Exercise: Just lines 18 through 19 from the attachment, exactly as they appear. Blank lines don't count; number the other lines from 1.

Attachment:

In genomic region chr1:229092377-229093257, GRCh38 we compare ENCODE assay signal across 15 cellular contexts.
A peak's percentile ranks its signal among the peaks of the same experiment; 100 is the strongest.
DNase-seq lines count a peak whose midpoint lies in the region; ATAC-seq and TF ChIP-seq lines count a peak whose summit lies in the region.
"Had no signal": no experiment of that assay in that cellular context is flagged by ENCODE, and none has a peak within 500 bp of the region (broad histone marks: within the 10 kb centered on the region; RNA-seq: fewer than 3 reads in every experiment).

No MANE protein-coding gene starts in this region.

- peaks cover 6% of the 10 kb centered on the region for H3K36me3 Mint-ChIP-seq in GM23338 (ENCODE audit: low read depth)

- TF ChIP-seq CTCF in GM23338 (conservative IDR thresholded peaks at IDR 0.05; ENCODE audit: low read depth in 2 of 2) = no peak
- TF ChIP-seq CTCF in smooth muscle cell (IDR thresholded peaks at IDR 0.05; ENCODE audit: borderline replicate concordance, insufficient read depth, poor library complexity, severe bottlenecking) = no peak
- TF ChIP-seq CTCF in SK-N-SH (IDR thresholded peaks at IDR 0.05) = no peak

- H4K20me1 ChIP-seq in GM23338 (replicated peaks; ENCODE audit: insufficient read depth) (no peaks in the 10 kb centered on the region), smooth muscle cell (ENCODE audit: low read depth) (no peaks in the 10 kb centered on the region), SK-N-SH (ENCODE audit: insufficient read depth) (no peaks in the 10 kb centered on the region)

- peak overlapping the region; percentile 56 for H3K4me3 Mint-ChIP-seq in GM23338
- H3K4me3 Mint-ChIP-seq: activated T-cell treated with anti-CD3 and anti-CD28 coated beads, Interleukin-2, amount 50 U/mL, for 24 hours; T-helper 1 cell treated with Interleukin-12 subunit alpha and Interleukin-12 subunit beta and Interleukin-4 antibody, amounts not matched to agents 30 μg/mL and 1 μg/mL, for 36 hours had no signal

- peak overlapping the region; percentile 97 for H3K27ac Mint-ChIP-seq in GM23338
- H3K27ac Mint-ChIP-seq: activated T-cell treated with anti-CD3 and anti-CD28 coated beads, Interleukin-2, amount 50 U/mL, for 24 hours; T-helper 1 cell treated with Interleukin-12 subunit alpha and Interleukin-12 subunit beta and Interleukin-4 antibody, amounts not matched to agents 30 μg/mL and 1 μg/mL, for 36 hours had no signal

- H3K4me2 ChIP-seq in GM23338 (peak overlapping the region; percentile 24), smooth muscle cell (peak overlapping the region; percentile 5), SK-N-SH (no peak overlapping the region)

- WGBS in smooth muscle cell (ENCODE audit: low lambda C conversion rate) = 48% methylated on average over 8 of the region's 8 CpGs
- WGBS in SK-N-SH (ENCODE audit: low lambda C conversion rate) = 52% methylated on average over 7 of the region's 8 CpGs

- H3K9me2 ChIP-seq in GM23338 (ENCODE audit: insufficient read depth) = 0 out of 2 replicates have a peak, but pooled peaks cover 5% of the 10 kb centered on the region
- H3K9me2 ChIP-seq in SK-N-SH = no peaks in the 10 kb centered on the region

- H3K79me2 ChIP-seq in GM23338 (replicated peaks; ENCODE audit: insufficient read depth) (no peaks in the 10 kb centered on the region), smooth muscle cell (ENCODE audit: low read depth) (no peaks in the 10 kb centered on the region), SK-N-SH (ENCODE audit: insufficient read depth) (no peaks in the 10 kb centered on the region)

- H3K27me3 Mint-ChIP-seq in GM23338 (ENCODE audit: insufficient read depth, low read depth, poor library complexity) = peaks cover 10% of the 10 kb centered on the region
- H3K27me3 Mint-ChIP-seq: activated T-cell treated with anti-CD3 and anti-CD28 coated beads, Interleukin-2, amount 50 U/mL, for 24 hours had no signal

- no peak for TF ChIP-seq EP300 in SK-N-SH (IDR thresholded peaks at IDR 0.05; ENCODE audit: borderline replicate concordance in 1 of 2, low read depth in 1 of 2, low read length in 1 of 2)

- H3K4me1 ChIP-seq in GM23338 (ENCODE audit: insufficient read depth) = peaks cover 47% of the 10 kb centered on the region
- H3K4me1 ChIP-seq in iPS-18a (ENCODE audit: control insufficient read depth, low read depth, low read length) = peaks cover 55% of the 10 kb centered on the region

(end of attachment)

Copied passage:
- H3K9me2 ChIP-seq in GM23338 (ENCODE audit: insufficient read depth) = 0 out of 2 replicates have a peak, but pooled peaks cover 5% of the 10 kb centered on the region
- H3K9me2 ChIP-seq in SK-N-SH = no peaks in the 10 kb centered on the region